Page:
Criteria for receiving the award include excellence in teaching; civility and concern for students and colleagues; commitment to value-centered education; and service to students, the institution and the community.

Kain has been a member of the Southwestern faculty since 1986 and was named University Scholar in 2000. In 2007, he was selected to receive the Distinguished Contributions to Teaching Award from the American Sociological Association.

The sociology curriculum at Southwestern – which Kain played a major part in developing – has been selected as a model for other colleges across the country.

Kain also has been instrumental in developing the orientation program for new faculty members at Southwestern and in starting a monthly program in which faculty members share their research with their colleagues.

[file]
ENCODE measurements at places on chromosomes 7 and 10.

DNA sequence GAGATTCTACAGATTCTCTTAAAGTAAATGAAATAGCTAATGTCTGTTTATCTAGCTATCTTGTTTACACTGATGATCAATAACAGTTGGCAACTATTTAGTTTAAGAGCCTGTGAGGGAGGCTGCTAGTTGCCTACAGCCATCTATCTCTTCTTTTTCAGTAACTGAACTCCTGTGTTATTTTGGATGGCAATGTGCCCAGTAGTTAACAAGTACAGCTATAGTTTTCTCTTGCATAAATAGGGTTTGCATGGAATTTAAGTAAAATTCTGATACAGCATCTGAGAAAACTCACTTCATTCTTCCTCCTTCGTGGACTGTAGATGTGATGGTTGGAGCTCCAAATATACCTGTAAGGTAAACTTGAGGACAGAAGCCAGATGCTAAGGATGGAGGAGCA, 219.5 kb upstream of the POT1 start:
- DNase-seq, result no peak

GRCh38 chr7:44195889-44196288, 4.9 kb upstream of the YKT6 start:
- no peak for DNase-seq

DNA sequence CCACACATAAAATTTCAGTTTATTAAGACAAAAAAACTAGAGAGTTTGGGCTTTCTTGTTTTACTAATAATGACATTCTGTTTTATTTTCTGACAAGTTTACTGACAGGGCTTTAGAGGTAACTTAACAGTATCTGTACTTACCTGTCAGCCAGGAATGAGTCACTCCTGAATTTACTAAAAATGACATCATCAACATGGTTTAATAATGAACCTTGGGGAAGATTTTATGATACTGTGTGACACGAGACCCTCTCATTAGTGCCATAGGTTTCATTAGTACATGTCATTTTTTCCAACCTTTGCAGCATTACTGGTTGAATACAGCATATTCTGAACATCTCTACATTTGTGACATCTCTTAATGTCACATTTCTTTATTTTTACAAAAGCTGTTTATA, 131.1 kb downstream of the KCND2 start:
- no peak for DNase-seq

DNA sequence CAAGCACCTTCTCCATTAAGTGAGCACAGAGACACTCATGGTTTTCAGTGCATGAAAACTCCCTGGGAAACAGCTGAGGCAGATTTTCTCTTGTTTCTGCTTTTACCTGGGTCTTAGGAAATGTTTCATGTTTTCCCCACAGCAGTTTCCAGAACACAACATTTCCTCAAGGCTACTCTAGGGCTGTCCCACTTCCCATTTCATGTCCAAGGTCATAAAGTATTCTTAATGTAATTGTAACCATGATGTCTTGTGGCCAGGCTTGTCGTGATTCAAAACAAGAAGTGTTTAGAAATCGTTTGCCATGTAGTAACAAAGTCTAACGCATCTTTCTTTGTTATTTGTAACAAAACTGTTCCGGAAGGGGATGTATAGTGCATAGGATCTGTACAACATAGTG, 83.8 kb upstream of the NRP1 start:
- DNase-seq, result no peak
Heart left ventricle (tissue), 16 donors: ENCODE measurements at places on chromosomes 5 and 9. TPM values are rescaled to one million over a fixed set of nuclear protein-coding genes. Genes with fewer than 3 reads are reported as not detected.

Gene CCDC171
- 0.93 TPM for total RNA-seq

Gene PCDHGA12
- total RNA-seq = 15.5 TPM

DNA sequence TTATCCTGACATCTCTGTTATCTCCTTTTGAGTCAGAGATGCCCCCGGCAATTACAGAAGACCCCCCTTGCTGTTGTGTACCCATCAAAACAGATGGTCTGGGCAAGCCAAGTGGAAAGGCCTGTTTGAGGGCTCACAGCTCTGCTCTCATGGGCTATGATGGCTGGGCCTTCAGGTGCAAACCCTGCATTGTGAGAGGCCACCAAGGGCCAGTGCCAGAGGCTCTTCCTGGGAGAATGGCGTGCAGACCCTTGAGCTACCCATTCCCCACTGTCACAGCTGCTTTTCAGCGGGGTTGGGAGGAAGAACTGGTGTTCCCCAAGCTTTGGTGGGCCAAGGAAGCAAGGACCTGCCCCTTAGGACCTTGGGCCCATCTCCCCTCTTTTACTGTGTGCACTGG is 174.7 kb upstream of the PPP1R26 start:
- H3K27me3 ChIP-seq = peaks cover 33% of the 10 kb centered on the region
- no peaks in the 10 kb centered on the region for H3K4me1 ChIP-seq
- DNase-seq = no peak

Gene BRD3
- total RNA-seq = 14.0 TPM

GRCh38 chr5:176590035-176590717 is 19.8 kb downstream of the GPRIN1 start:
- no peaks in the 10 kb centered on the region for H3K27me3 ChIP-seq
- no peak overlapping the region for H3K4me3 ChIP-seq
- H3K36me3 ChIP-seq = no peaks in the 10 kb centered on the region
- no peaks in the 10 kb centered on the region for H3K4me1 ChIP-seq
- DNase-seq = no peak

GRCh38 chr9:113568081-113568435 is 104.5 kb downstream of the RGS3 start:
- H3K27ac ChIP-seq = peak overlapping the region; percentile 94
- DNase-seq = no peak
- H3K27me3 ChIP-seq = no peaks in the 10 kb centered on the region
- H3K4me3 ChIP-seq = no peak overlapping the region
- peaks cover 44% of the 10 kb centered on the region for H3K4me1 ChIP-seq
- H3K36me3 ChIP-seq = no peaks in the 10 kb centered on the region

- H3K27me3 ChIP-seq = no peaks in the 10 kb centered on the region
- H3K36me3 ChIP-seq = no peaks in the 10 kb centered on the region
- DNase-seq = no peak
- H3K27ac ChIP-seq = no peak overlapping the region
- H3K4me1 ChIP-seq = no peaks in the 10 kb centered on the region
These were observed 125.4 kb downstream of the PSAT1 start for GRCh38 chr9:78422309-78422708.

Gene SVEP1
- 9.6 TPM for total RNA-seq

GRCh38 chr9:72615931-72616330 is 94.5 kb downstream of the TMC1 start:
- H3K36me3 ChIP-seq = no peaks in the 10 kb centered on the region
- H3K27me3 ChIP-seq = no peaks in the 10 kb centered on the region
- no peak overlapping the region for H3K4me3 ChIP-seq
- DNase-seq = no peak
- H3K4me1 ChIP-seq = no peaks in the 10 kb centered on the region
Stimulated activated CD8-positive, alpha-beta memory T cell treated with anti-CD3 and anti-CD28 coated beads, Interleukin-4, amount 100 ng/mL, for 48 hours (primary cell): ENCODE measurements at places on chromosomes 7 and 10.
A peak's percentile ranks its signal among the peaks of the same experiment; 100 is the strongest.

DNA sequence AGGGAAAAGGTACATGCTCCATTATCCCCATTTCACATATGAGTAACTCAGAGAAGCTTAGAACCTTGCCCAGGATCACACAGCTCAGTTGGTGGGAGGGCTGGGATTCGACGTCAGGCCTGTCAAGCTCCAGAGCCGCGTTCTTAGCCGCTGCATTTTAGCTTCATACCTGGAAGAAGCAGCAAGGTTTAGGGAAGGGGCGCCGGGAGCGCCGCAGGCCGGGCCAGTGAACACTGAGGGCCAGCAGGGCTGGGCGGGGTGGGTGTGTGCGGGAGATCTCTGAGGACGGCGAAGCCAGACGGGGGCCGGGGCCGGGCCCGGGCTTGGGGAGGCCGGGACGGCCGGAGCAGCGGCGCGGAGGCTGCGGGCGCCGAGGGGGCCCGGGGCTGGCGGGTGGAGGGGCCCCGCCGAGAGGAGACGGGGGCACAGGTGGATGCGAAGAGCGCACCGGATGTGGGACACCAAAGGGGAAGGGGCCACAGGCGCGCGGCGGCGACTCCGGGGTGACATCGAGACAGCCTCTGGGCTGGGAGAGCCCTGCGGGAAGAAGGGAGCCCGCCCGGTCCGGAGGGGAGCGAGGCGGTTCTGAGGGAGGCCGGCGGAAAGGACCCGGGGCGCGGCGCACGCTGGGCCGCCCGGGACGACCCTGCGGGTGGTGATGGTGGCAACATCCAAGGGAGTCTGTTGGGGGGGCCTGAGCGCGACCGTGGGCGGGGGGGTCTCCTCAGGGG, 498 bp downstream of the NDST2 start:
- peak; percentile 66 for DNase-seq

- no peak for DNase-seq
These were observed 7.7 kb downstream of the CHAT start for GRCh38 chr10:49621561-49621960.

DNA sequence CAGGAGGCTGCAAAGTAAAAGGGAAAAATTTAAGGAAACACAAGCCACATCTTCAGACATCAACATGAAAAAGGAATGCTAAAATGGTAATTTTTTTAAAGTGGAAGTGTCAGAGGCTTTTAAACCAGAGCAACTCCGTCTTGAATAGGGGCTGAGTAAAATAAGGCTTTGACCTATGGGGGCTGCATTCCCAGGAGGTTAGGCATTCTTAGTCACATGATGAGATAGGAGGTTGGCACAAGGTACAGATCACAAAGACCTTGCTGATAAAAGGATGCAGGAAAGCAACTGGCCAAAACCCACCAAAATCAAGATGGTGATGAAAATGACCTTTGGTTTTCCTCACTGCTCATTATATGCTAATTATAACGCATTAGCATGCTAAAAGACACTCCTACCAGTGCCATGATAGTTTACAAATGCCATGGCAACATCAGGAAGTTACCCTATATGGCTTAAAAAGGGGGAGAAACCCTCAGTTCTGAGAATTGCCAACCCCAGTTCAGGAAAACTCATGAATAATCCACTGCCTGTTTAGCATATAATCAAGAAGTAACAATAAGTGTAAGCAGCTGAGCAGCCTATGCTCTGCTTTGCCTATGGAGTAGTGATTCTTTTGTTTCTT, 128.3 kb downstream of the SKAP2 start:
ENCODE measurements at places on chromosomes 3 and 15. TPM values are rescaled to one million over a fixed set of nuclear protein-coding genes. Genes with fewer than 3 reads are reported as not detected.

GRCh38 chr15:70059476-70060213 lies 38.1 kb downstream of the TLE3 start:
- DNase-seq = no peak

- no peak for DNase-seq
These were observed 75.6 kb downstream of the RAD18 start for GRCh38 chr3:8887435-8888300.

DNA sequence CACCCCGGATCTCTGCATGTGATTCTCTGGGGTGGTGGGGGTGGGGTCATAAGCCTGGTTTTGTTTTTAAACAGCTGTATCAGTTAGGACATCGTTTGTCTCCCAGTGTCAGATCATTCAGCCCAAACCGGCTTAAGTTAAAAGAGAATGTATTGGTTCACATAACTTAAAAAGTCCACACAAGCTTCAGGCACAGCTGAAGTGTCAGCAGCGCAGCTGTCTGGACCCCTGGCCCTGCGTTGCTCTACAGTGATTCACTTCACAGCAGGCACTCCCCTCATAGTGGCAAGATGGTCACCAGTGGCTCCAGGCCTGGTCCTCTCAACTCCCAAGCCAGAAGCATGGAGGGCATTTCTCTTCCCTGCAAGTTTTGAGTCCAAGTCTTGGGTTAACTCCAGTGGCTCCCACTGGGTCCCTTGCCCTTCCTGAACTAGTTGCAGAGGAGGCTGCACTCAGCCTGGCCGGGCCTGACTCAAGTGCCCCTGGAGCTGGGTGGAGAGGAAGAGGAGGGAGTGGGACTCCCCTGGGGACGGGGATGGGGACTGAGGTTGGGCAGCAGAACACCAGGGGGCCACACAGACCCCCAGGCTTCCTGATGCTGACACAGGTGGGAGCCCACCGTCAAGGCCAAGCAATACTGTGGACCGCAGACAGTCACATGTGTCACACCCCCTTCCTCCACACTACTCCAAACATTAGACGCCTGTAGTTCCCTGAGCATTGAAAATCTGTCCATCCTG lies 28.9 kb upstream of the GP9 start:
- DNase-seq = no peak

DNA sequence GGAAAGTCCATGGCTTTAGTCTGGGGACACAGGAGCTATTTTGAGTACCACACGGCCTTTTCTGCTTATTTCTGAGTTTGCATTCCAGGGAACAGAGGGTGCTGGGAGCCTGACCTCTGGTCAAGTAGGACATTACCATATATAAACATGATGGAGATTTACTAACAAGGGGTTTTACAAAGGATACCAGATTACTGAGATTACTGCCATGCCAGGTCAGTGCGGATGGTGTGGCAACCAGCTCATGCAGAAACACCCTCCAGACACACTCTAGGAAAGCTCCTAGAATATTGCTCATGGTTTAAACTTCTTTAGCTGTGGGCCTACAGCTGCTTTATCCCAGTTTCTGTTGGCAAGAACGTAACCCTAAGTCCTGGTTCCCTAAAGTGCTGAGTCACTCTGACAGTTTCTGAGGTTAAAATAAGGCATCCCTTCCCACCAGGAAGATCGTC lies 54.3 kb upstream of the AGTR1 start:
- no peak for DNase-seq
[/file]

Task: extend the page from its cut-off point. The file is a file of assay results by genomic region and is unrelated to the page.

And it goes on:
Students from SEAK, the student environmental group on campus, are collaborating with students interested in theatre for social justice to try a new approach to environmental awareness. 

The two groups have developed a travelling show that will take people to different places on campus where students encounter decisions that affect the environment. The show, titled “Sam I Am,” will feature a student named Sam who doesn’t know where to start to live a “green” life.

Performances will be given at 3 p.m. on Friday, Oct. 31; Saturday, Nov. 1; and Sunday, Nov. 2. Those interested in seeing the show should gather at Mood-Bridwell Hall.

Amy Litzinger, one of the directors of the show, said the Theatre for Social Justice group plans to collaborate with other student organizations in the future to use theatre to further a variety of causes.

Read more about the play.